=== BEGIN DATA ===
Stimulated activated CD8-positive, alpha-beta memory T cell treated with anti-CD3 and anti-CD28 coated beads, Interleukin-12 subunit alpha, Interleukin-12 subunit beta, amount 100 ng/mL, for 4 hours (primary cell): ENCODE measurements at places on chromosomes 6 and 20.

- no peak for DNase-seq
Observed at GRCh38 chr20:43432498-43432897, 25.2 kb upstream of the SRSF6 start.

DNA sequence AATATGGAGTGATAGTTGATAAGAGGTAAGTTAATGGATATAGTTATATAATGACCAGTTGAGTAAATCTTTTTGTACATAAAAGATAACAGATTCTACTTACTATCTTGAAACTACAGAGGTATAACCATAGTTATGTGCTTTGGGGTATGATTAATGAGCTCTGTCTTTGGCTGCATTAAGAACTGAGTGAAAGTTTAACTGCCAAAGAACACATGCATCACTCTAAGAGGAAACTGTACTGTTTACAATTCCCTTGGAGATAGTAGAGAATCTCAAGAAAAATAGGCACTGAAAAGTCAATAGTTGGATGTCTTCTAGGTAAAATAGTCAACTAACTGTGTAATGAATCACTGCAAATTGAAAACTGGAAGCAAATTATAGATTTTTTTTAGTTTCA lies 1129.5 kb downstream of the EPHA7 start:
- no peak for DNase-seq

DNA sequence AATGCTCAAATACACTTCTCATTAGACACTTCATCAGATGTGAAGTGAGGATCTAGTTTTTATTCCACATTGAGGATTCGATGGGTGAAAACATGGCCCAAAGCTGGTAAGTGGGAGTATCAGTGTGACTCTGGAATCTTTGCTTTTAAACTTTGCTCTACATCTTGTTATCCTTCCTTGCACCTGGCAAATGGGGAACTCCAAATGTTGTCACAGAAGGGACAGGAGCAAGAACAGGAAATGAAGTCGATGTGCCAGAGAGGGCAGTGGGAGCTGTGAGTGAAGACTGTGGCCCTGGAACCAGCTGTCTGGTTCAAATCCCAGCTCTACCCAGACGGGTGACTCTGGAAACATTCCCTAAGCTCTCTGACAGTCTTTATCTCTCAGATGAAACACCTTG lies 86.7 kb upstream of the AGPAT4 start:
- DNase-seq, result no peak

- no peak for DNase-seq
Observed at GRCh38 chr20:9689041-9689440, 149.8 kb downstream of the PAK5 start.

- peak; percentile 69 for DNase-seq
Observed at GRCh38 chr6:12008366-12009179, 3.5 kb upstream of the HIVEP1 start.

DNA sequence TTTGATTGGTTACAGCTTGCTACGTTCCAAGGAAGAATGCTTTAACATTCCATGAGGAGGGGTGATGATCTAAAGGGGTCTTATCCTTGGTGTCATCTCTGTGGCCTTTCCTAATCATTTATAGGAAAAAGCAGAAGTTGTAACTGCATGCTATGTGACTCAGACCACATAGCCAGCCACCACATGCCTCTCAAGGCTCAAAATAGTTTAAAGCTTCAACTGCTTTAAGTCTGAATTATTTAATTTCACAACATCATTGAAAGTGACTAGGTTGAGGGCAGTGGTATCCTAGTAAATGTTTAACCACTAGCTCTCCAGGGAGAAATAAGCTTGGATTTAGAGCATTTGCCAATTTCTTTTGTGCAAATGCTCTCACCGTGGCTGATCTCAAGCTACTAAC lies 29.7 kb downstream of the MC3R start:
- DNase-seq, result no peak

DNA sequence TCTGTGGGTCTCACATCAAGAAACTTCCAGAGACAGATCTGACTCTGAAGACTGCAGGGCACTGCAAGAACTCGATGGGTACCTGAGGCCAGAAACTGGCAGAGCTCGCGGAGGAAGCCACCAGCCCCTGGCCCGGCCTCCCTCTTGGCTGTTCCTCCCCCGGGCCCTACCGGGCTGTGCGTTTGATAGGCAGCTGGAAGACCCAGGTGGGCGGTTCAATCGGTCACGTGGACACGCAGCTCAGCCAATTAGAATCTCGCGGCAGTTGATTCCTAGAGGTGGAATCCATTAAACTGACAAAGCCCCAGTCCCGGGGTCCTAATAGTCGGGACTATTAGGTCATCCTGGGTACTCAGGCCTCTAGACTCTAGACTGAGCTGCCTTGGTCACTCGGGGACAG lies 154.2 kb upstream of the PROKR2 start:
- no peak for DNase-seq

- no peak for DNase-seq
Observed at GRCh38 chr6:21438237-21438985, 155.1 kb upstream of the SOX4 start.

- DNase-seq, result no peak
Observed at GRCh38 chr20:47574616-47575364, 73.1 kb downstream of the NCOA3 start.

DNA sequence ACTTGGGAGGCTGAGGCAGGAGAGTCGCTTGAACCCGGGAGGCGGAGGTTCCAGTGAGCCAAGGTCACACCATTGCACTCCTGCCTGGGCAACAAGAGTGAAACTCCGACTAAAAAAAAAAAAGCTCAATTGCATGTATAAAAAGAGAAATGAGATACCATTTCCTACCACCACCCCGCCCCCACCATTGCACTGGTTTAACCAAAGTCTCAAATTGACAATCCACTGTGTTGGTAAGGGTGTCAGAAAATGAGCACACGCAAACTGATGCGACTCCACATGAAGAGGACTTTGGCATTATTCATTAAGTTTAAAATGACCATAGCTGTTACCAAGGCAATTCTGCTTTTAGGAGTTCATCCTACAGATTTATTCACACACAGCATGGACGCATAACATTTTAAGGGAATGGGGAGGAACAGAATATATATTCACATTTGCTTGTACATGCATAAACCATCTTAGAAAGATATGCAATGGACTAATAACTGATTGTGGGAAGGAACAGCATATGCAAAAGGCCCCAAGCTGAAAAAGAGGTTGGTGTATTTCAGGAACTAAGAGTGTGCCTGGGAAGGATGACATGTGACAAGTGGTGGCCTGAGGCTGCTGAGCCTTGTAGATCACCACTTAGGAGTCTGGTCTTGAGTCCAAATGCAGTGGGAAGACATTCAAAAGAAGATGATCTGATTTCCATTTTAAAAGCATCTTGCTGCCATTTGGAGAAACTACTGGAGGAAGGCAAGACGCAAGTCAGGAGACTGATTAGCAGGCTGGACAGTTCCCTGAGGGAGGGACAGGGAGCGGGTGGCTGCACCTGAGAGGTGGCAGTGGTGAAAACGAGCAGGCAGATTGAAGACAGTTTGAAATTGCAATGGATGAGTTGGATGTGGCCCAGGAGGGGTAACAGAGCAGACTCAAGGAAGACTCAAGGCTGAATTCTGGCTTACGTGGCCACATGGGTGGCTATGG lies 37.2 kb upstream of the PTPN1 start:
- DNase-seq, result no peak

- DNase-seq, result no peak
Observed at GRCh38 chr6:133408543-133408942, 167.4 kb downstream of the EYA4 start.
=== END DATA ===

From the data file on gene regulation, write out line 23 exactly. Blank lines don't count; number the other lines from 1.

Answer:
Observed at GRCh38 chr6:133408543-133408942, 167.4 kb downstream of the EYA4 start.